The Language of Disability

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I seem to be in a learning mode today, so I thought I would share some of what I’ve learned.

I’ve always hated the word “handicapped.” In the back of my mind, I’ve always retained the notion that it has something to do with begging. Wikipedia admits that used to be what people believed the origin of the word to be.

I never knew that the true etymology was from an old English trading game called “hand-in-cap.” Not only does it have nothing to do with begging, it is actually based on the equal value of two items being traded.

In this game, two players want to trade possessions.[3] An umpire decides whether the items have the same value, and if not, what the difference is. Both players and the umpire then put some forfeit money in a cap. The players put their hands in the cap, and then remove them either open, to signal agreement with the valuation, or closed, to signal disagreement. If both players agree, the difference in valuation is paid, the items are traded, and the umpire collects the forfeit. If both players disagree, the items are not traded, and the umpire collects the forfeit. If one player agrees and the other does not, the items are not traded, and the player who agreed to the valuation collects the forfeit.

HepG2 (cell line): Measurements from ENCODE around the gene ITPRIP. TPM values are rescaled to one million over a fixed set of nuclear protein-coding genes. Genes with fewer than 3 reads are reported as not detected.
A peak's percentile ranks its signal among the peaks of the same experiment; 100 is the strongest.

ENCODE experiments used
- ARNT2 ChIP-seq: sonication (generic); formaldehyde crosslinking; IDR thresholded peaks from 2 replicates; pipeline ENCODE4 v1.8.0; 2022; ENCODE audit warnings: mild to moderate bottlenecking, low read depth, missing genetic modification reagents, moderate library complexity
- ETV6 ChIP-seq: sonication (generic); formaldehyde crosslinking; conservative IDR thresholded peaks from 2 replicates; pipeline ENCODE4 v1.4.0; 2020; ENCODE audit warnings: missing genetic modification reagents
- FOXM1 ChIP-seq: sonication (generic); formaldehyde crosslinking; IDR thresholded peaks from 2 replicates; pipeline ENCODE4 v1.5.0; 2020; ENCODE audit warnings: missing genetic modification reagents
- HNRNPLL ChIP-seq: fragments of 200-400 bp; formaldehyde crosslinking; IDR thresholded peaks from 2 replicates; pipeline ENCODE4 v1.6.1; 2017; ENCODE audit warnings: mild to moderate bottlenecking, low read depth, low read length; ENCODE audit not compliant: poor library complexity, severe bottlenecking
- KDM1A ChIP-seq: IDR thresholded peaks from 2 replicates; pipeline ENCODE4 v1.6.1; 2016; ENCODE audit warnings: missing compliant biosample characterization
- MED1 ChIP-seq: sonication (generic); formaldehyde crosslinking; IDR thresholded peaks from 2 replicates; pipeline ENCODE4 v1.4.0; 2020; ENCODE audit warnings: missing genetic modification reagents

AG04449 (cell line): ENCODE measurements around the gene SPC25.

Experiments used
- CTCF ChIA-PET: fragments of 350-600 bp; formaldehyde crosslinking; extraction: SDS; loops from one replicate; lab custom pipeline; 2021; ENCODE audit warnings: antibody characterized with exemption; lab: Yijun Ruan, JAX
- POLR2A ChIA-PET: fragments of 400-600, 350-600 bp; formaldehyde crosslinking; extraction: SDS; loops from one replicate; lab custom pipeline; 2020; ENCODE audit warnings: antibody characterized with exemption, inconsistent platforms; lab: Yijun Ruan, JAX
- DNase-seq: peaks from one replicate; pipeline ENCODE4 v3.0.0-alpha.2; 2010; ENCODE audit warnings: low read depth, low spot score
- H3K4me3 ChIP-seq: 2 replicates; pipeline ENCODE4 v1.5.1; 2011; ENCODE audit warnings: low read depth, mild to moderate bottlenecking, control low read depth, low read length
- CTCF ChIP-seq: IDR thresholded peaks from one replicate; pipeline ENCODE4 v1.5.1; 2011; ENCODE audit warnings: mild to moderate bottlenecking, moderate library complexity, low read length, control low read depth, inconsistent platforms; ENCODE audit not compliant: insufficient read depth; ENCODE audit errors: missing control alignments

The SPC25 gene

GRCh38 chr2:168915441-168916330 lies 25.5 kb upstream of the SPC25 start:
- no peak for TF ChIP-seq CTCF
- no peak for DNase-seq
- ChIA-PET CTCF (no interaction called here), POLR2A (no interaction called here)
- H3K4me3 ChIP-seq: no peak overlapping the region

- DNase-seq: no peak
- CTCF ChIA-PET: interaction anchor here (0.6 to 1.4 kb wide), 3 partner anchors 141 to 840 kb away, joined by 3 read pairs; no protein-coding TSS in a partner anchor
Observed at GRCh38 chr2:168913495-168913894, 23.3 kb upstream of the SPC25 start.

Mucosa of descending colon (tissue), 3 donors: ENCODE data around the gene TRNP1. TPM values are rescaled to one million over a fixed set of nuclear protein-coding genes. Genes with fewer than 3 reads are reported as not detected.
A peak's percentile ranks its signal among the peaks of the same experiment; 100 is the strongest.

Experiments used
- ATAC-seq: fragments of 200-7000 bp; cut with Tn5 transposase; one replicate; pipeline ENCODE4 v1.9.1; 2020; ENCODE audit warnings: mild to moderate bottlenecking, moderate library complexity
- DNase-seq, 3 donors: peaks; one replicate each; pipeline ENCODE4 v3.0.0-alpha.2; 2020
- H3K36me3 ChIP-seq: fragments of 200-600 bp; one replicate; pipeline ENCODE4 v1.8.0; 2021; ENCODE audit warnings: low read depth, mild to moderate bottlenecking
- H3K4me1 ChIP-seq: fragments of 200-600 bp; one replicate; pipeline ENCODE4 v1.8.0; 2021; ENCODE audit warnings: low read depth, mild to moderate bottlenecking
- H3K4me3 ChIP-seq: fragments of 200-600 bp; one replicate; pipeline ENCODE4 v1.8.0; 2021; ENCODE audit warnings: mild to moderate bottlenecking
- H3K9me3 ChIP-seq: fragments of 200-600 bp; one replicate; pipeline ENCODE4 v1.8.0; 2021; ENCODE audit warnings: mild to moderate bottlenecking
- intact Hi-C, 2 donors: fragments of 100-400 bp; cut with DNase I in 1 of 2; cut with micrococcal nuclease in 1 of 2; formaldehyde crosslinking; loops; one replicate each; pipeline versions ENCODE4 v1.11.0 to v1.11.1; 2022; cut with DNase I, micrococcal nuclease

It’s actually about a neutral person evening up the odds for a person carrying a heavier burden than normal. That’s not what I would have expected. A word that I always thought was about inequality was about the effort to make two things equal.

Before people were described as handicapped, though, the term commonly used was “crippled.” This always reminds me of Klara in Johanna Spyri’s Heidi. They called her “crippled” and an “invalid.” I always knew I couldn’t be like Klara because I wasn’t confined to my home or bed. The word “invalid” when it’s pronounced differently (emphasis on the second syllable) is connected to a property of a logical argument. This gives the word the implication of canceling the person with a disability out.

Language is a tricky thing. Words have multiple meanings and associations. Words are one of our only means to communicate concepts that defy description, so we must be aware of how we use them. I wish there was a true language of disability so that we can more easily be understood. Maybe that’s why creativity is so important.

 

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About lana1967

I'm a Southern girl at heart who wants to build a community of people who believe they can change the world with words like "love" and "freedom" when they become more than words, but actions in our work and our daily lives.
This entry was posted in #continuouspractice, art, communication, creativity, inclusion, language and tagged . Bookmark the permalink.

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